BEAUTY AND THE BEAST CALIFORNIA WILDFLOWERS AND CLIMATE CHANGE

April 07, 2021  •  Leave a Comment

Field of wildflowers_California Poppies and Lupine_Antelope Valley California Poppy Reserve_California_K3B7247_Rob BadgerField of wildflowers_California Poppies and Lupine_Antelope Valley California Poppy Reserve_California_K3B7247_Rob BadgerField of wildflowers, California Poppy (Eschscholzia californica), Lupine (Lupinus bicolor) and Desert Goldfields (Lasthenia californica), with snow on the San Bernadino Mountains. Antelope Valley California Poppy Reserve, Los Angeles County, California, USA

 

Reviewed by Kristine Morris   FOREWORD REVIEWS   June 2020

Beauty and the Beast is the story of an imperiled glory. Part of an inspiring documentary art project created by conservation photographers Rob Badger and Nita Winter, it highlights California’s famed wildflower “superblooms” that, when conditions are favorable, herald the arrival of spring with a riotous display of color.

Shimmering in vast waves across the landscape or revealing their intricacies in intimate portraits of a single bloom, the wildflowers were all photographed in natural light using harm-free methods that are shared in detail at the end of the book. Eighteen short, insightful essays by a diverse group of scientists and nature writers tell the stories of these imperiled wildflowers and inspire action with suggestions for helping to tame “the beast.”

The book celebrates California’s remarkable biodiversity. Home to more native plant species than any other state, its varied landscapes—cool north-facing mountain slopes, scorching desert terrain, bay estuaries, and beaches—are the result of millennia of tectonic upheavals. The resulting microclimates have sheltered ancient organisms that are now extinct everywhere else, though they are now under threat as overconsumption destroys natural habitats, pollutes, and wreaks havoc on ecosystems.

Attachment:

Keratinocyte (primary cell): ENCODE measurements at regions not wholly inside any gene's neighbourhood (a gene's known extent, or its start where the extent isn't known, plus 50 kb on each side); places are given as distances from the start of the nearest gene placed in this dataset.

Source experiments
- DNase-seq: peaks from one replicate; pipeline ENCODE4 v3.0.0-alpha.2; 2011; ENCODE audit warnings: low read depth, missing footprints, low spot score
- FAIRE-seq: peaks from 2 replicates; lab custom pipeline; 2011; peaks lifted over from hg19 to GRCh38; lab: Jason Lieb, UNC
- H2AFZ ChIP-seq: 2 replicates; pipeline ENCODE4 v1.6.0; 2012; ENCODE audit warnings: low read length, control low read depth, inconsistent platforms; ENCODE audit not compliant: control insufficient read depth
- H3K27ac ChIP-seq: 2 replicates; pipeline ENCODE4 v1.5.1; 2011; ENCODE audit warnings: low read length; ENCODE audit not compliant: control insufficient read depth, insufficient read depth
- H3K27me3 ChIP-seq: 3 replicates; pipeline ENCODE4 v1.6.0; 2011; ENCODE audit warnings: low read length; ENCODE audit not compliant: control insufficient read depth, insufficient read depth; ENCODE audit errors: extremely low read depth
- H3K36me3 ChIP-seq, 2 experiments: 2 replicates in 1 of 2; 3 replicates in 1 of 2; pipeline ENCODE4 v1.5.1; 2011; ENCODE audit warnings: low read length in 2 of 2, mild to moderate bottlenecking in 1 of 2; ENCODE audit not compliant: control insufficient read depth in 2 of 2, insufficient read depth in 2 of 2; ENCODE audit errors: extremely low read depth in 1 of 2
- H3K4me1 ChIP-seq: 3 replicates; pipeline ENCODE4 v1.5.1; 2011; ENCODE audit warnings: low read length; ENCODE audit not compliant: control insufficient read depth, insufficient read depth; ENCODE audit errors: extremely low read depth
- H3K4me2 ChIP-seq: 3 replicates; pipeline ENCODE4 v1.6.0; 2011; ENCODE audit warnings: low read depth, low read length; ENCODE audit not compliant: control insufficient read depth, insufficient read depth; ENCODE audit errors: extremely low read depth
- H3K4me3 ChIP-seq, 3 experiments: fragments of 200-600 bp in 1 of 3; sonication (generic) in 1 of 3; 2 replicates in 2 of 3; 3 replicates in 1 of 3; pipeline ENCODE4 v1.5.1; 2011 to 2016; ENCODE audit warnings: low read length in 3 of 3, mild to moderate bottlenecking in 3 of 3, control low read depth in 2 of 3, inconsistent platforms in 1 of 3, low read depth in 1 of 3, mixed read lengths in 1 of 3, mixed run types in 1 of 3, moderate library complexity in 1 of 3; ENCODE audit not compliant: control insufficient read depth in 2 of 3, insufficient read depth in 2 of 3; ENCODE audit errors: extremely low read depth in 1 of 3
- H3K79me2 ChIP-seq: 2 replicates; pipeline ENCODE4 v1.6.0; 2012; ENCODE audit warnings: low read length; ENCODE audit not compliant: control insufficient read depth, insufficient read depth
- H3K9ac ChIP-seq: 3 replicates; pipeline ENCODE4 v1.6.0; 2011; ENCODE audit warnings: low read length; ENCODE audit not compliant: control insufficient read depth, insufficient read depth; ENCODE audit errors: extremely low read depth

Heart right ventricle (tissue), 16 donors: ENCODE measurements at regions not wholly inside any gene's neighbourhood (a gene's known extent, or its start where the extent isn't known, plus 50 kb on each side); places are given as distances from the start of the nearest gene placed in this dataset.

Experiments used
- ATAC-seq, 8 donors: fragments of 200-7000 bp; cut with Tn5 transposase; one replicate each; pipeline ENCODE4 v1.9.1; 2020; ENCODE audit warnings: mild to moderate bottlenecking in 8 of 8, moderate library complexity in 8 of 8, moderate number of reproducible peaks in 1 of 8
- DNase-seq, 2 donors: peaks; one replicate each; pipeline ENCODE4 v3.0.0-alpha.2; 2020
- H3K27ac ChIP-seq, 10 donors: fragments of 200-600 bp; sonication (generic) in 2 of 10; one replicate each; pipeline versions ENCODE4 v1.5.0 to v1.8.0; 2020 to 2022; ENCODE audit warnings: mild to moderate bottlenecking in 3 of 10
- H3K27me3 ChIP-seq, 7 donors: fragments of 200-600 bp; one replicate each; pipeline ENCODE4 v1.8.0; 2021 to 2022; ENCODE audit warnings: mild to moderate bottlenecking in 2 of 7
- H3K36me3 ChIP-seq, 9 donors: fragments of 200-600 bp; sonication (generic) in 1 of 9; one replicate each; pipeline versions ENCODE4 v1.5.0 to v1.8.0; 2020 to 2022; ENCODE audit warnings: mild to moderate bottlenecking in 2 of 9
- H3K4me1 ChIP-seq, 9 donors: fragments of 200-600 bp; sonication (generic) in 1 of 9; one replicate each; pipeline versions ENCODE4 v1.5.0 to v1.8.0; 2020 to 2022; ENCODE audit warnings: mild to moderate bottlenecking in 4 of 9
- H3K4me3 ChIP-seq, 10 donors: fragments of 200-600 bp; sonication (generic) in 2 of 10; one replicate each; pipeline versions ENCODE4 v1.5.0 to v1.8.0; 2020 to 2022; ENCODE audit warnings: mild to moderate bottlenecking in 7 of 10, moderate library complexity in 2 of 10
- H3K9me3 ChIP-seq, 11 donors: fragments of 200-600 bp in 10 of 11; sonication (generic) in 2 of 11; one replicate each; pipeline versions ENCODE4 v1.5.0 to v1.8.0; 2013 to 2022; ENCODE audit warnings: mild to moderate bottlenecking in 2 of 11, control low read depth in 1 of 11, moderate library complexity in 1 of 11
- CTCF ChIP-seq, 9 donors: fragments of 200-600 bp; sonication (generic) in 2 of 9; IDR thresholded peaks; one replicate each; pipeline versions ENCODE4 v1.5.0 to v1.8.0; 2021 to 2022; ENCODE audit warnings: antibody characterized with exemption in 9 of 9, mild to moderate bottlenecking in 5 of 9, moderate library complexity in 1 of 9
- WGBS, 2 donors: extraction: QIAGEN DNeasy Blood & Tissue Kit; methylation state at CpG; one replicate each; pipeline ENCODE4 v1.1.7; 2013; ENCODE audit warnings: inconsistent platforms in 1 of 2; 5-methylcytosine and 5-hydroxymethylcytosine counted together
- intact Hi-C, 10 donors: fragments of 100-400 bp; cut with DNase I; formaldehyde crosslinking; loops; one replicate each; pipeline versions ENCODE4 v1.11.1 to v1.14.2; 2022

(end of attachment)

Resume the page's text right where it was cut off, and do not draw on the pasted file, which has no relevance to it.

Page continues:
While Earth’s long and tumultuous evolution has always included periods of climate change, the book reveals that what is happening now is different. Sped up by human activity, climate change is occurring much faster than ever before, leaving plants without the time they need to adapt to changing conditions or migrate to environments better suited to them.

Sensitive and thought provoking, Beauty and the Beast is a delight for the eyes and nourishment for the soul—a strong reminder of fragile beauty on the cusp of destruction, given in the hope that people will be moved to care and then to act on its behalf.

Reviewed by: Foreword Reviews

"Beauty and the Beast: California Wildflowers and Climate Change" traveling exhibit which just opened at the Los Altos History Museum Check on the museums restricted hours and make a reservation before visiting the exhibit.  https://www.losaltoshistory.org/exhibit/beauty-and-the-beast/  

Our virtual talk: 27 Year Wildflower Journey, hosted by the museum, is scheduled for 5 PM, March 18th, 2020.  It is one of three related talks, including What is Citizen Science? by one of our authors, Mary Ellen Hannibal, at 5 pm on Earth Day, April 22nd.

 


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Welcome to the WinterBadger Collection Blog! Thanks for coming. Enjoy.

wildflowers_exhibit postcard_front_x700wildflowers_exhibit postcard_front_x700"Beauty and the Beast: California Wildflowers and Climate Change" exhibit announcement (postcard front). Jewett Gallery, San Francisco Main Public Library January 23- March 27, 2016

Presented by The Wallace Stegner Environmental Center of the San Francisco Public Library.

Sponsored by:
Friends of the San Francisco Public Library, Blue Earth Alliance, Golden Gate National Parks Conservancy, Marin Clean Energy, California Native Plant Society, California State Parks Foundation, Hahnemühle, and Think Tank Photo.

Postcard designed by Ellen Reilly

Scarlet Fritillary (Fritillaria recurva) plant with three blossoms, and Rufous Hummingbird (Selasphorus rufus), Upper Table Rocks, BLM and Nature Conservancy land. The Table Rocks were designated in 1984 as an Area of Critical Environmental Concern (ACEC) to protect special plants and animal species, unique geologic and scenic values, and education opportunities. the Table Rocks are now owned and collaboratively managed by the Conservancy and the Bureau of Land Management (BLM). Oregon, United States

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